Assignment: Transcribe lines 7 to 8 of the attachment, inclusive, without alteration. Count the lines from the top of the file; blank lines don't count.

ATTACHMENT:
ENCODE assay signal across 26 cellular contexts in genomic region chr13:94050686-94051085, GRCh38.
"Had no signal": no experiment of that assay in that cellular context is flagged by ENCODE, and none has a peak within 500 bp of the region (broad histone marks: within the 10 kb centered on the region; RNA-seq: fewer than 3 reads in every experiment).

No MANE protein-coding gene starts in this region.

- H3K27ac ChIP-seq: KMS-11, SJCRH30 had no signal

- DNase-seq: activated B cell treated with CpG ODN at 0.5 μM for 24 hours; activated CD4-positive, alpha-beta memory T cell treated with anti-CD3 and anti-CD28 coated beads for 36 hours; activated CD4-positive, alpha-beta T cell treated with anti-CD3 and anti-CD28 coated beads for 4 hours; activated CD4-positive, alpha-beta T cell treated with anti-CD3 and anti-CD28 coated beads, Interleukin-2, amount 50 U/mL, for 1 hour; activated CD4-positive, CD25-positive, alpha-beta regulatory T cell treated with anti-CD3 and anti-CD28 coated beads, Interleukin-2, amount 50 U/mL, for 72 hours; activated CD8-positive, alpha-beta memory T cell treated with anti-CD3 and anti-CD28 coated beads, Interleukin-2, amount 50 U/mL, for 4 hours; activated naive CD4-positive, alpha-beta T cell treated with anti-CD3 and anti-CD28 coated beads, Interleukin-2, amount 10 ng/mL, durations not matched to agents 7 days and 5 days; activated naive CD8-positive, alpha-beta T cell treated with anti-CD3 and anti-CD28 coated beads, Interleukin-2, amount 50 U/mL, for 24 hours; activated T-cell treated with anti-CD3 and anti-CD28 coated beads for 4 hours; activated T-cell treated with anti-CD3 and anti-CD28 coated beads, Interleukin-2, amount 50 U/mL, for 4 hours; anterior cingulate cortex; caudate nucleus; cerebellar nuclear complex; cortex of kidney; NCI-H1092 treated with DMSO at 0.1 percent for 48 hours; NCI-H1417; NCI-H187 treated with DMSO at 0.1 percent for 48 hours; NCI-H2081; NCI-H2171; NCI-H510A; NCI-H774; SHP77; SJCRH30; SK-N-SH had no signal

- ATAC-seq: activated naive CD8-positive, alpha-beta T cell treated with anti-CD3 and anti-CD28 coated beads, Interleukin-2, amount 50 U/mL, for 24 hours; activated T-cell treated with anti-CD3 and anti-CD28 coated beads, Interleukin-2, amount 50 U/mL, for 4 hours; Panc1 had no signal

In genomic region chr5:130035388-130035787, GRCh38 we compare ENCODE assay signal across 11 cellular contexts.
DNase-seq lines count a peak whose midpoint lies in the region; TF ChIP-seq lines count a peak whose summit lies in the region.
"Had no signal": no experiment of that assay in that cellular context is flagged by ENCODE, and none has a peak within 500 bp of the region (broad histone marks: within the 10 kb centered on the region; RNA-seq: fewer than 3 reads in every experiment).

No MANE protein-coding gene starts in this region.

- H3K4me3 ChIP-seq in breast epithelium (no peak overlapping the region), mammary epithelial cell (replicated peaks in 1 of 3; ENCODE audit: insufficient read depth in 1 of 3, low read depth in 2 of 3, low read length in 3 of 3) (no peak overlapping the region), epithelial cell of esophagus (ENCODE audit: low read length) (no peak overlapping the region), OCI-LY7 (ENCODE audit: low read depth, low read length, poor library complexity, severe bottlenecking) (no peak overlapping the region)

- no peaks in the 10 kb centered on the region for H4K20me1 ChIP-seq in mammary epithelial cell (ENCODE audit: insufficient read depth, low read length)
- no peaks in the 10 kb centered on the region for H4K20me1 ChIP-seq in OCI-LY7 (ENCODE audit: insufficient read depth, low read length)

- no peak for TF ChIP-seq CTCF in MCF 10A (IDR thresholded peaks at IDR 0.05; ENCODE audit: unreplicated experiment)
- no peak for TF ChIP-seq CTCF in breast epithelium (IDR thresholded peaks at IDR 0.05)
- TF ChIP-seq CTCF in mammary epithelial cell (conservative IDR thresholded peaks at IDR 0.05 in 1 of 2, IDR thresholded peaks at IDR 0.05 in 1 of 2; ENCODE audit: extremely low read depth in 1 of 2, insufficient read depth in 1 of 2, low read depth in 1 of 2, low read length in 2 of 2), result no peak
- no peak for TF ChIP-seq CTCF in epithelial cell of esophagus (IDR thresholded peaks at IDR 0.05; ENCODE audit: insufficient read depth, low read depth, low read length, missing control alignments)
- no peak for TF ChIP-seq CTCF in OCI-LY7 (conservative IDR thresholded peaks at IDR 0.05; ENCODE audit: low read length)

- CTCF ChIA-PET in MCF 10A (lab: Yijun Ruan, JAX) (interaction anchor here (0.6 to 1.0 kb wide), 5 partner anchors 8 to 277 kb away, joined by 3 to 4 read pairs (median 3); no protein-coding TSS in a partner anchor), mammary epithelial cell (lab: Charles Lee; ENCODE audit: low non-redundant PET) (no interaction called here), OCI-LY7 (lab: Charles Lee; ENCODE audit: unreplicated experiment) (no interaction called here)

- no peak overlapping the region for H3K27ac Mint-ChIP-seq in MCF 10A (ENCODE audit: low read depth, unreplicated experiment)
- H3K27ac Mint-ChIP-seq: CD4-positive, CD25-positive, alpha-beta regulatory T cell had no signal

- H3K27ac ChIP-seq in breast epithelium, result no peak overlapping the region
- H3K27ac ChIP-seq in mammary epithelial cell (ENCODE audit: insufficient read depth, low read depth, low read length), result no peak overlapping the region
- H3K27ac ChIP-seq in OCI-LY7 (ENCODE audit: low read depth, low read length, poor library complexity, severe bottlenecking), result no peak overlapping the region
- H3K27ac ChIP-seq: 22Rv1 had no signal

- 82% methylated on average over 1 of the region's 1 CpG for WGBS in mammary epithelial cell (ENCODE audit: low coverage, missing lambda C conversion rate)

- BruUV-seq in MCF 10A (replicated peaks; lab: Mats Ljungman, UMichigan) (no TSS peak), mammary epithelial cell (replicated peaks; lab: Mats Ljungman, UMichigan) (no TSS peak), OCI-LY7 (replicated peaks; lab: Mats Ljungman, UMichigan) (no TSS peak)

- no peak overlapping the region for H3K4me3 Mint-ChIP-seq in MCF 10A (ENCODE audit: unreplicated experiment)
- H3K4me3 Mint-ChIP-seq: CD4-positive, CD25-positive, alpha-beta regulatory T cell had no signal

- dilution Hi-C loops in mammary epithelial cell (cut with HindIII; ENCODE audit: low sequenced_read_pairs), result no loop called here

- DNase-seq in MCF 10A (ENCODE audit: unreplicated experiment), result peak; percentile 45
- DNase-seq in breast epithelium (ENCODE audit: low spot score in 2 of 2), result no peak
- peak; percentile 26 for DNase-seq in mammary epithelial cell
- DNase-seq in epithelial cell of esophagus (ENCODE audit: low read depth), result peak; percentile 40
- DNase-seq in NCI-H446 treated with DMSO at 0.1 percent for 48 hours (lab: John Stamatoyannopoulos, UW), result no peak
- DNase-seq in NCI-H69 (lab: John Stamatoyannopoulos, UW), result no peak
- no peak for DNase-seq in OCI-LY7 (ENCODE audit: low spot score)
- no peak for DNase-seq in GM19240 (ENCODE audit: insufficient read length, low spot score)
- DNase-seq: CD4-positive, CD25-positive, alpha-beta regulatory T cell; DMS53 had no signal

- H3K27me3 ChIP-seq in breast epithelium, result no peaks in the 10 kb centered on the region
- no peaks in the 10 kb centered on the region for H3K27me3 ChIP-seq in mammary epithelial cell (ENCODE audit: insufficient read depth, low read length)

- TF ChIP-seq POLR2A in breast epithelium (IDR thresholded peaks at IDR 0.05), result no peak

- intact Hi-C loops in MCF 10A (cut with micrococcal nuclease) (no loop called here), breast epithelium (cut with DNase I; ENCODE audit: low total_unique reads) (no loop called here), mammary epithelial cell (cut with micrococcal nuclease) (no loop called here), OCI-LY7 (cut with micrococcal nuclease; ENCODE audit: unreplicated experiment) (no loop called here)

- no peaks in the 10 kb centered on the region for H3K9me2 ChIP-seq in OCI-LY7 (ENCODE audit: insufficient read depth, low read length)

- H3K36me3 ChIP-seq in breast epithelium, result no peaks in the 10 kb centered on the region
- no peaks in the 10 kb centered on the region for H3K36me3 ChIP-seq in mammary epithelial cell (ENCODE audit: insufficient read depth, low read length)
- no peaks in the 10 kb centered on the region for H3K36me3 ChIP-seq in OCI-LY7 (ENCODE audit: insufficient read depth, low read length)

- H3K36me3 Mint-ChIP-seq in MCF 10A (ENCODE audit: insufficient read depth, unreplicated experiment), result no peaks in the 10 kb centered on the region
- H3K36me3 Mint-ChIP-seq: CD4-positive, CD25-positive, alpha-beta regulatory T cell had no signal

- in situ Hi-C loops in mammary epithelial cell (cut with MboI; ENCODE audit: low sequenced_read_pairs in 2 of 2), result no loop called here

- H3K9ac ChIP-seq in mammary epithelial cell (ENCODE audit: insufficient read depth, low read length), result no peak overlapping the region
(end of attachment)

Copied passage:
In genomic region chr5:130035388-130035787, GRCh38 we compare ENCODE assay signal across 11 cellular contexts.
DNase-seq lines count a peak whose midpoint lies in the region; TF ChIP-seq lines count a peak whose summit lies in the region.